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April 5, 2020

Covid-19 And Coverage: Four Weeks And Four Takeaways

The Overlooked Civil Authority Issue



Randy Maniloff
White and Williams, LLP


It has now been about a month since the massive financial losses, on account of the Covid-19 pandemic, arrived at an inevitable door step -- the insurance industry’s.

There are various tall hurdles to the potential availability of business interruption coverage for Covid-19 losses.  But history teaches that, in the face of wide-spread social problems, a place will be set at the table for insurance companies’ capital -- even if not deserving of an invitation.

If you are reading this, then you have read umpteen other articles, over the past few weeks, addressing the numerous issues associated with the potential availability of coverage for the pandemic.  You know all of this: business interruption coverage requires that there be direct physical loss of or damage to property of some sort; many business interruption policies contain virus exclusions; at least five states have introduced legislation designed to eliminate the first two things I said; and several suits have already been filed by policyholders seeking a determination of coverage for their business interruption losses.

I believe that there are four principal takeaways, from the past month, concerning the pursuit of business interruption coverage for Covid-19 losses.  One of them isn’t getting much attention.  They are as follows:

  • Policyholders will sometimes be asserting that insurers, that issued immediate denials for Covid-19 claims, did so in bad faith on account of an alleged failure to investigate the claim under applicable law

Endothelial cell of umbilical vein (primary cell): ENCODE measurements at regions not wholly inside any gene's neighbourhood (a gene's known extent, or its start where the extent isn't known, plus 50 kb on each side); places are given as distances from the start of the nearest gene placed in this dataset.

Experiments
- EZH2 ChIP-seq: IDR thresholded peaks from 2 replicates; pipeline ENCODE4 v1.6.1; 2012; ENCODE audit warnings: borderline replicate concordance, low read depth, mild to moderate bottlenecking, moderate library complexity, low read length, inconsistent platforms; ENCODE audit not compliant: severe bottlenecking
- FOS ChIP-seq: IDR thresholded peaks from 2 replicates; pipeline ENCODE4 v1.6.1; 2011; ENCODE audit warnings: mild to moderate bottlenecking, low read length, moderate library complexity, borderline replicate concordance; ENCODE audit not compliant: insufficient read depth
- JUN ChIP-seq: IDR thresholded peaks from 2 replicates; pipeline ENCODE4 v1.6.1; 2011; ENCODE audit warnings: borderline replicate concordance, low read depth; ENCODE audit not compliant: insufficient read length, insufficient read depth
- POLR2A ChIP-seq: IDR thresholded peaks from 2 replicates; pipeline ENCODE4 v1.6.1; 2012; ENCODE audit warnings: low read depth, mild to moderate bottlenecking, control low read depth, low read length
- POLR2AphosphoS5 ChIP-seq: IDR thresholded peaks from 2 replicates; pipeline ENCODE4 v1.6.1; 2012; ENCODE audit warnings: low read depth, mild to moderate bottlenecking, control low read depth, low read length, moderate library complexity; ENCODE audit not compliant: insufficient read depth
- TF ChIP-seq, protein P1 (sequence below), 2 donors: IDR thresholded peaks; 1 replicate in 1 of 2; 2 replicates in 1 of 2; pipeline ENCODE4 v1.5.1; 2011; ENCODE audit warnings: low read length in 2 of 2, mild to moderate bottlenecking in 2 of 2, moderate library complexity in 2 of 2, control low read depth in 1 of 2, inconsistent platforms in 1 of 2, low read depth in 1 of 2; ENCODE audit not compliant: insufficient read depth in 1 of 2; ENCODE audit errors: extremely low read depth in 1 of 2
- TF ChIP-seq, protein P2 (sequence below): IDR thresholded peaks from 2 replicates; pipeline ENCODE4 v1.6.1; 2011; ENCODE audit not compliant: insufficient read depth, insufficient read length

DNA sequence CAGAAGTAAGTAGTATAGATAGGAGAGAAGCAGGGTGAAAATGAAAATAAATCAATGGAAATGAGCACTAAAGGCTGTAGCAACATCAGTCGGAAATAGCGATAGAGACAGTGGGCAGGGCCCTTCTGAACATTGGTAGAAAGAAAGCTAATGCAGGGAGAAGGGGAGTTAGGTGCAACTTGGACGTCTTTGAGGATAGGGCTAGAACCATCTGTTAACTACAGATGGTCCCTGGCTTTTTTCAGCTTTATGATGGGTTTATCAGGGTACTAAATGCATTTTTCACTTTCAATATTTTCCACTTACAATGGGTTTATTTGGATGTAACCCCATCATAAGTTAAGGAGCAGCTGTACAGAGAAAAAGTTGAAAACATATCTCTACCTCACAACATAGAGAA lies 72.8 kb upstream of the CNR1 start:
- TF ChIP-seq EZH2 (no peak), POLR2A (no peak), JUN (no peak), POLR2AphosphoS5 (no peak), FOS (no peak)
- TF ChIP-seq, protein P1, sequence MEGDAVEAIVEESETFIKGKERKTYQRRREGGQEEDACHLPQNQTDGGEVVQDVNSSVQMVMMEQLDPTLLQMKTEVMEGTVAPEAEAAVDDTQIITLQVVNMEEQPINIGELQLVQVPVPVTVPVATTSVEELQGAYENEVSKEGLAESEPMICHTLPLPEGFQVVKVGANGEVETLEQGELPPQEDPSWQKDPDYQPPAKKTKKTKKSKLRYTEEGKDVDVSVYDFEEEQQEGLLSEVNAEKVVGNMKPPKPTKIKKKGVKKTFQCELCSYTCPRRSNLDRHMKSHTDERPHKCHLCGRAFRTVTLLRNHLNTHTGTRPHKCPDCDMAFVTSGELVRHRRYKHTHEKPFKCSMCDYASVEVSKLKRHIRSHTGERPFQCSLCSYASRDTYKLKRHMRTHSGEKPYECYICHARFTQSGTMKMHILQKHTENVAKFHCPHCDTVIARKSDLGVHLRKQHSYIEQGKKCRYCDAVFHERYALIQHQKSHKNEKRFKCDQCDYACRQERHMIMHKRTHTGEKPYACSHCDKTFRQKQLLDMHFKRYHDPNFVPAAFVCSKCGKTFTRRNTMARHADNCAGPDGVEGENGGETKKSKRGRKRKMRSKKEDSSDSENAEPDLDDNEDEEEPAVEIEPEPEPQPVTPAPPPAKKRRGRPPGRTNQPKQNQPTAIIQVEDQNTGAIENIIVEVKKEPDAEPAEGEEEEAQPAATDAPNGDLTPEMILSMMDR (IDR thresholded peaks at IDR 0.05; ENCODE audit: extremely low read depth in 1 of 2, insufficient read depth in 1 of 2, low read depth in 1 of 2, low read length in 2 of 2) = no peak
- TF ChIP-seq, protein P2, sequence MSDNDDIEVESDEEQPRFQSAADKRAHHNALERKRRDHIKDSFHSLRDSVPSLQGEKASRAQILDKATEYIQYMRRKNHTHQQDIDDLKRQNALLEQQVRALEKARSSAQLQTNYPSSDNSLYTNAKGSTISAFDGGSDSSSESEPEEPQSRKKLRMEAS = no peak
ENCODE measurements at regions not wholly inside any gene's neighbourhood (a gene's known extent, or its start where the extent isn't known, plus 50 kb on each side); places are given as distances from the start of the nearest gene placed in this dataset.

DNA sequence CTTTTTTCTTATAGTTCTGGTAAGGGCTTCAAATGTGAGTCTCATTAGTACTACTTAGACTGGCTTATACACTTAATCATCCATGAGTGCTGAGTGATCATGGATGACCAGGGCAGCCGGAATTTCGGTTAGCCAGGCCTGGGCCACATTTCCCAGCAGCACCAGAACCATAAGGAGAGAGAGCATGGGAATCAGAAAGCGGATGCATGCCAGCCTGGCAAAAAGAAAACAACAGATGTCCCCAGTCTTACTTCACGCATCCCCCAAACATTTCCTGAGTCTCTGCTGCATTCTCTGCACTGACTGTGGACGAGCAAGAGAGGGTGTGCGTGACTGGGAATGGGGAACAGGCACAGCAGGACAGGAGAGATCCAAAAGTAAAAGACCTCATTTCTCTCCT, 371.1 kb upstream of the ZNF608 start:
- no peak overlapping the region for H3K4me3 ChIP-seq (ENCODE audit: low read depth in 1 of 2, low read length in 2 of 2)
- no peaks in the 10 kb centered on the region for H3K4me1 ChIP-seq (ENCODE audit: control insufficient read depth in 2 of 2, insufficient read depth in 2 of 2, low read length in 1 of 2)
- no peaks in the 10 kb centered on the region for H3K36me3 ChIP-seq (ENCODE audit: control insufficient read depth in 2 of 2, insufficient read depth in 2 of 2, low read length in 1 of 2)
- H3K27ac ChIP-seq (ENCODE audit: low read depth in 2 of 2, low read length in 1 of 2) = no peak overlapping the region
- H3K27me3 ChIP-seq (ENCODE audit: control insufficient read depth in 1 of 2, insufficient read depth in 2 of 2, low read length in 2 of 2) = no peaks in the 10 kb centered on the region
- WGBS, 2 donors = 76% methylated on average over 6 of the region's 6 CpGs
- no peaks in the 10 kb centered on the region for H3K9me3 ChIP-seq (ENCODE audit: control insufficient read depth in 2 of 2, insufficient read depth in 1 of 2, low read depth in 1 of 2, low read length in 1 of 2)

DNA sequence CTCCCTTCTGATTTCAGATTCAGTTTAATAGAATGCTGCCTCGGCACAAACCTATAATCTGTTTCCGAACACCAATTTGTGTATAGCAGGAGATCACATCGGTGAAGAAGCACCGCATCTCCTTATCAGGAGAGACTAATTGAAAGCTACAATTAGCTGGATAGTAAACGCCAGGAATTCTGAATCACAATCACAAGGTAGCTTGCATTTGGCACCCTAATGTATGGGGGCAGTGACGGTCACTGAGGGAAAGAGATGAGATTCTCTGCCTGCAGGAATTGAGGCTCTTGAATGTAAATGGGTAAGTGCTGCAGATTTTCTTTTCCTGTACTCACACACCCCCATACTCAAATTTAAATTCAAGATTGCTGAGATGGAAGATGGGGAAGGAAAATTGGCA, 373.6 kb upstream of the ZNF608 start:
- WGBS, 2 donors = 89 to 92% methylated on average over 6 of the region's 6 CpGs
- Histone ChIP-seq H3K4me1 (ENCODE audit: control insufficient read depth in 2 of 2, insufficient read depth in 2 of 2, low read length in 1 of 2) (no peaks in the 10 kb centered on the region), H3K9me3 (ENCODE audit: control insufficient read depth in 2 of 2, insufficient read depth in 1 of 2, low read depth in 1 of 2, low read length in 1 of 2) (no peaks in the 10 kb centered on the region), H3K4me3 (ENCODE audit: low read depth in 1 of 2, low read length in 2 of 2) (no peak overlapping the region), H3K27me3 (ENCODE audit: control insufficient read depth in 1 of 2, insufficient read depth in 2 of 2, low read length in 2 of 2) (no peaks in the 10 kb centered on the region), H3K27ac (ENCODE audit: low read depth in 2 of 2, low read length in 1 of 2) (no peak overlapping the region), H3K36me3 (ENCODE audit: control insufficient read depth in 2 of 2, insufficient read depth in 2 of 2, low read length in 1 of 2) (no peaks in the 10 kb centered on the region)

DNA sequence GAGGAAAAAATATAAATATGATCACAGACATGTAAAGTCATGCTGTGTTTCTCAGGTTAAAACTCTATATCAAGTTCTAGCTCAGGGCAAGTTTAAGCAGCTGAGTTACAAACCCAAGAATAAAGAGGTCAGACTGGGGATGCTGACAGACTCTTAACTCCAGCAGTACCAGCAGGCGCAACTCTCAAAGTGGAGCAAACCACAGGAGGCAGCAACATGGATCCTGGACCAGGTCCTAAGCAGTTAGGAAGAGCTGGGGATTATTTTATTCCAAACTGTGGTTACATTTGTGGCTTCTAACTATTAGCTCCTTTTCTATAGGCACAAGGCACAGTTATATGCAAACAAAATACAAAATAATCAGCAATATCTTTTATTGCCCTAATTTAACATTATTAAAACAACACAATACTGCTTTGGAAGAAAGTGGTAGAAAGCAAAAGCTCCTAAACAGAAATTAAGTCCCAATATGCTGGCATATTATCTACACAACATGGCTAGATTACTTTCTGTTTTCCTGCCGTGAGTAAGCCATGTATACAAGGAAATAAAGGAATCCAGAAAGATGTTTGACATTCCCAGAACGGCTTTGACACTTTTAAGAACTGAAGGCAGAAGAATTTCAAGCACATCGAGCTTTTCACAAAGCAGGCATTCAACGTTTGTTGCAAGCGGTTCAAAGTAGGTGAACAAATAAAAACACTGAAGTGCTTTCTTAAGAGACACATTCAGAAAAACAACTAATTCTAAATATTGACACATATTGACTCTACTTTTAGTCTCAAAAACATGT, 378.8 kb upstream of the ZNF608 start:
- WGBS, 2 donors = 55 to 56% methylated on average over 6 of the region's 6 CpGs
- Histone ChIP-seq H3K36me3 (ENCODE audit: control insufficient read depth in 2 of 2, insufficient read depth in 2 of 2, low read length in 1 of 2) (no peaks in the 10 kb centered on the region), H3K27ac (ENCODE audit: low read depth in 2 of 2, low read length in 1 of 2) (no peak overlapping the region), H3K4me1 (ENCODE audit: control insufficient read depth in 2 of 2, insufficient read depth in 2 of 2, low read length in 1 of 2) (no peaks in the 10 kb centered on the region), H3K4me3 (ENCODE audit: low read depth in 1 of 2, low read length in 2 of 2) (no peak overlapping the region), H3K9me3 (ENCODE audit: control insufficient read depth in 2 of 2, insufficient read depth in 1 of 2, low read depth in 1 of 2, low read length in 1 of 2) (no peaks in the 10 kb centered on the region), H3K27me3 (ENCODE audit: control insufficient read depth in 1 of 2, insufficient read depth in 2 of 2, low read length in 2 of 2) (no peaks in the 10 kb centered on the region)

• One business interruption coverage theory in particular is getting attention from policyholders.
  • Another business interruption coverage issue has not received a lot of attention.  The biggest push for coverage has been for businesses that have been shut down by order of a civil authority.  However, even if owed, such coverage is likely quite limited.  Civil authority-based business interruption coverage, per policy language, is usually available for only up to four weeks.
  • The restaurant industry is beating the loudest drum in the pursuit of business interruption coverage.

A closer look at each of these follows below.

Policyholders Assert Bad Faith For Insurers’ Alleged Failure To Investigate Claims 

The first few declaratory judgment actions, seeking coverage for Covid-19 business interruption losses, were filed before the insurer disclaimed coverage.  In other words, they were filed by policyholders in anticipation of being denied coverage.  As a result, they did not include any insight into how policyholders may challenge insurer denials or position their cases.  However, at least two declaratory judgment actions, filed after a coverage denial, do so.